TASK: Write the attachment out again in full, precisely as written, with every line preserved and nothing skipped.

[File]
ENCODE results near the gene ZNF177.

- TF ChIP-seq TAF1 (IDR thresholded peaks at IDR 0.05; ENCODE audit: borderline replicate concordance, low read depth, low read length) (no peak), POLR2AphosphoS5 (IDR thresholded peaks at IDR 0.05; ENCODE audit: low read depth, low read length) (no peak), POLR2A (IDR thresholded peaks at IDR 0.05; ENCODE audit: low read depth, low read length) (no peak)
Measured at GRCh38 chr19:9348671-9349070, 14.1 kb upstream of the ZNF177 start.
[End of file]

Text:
ENCODE results near the gene ZNF177.

- TF ChIP-seq TAF1 (IDR thresholded peaks at IDR 0.05; ENCODE audit: borderline replicate concordance, low read depth, low read length) (no peak), POLR2AphosphoS5 (IDR thresholded peaks at IDR 0.05; ENCODE audit: low read depth, low read length) (no peak), POLR2A (IDR thresholded peaks at IDR 0.05; ENCODE audit: low read depth, low read length) (no peak)
Measured at GRCh38 chr19:9348671-9349070, 14.1 kb upstream of the ZNF177 start.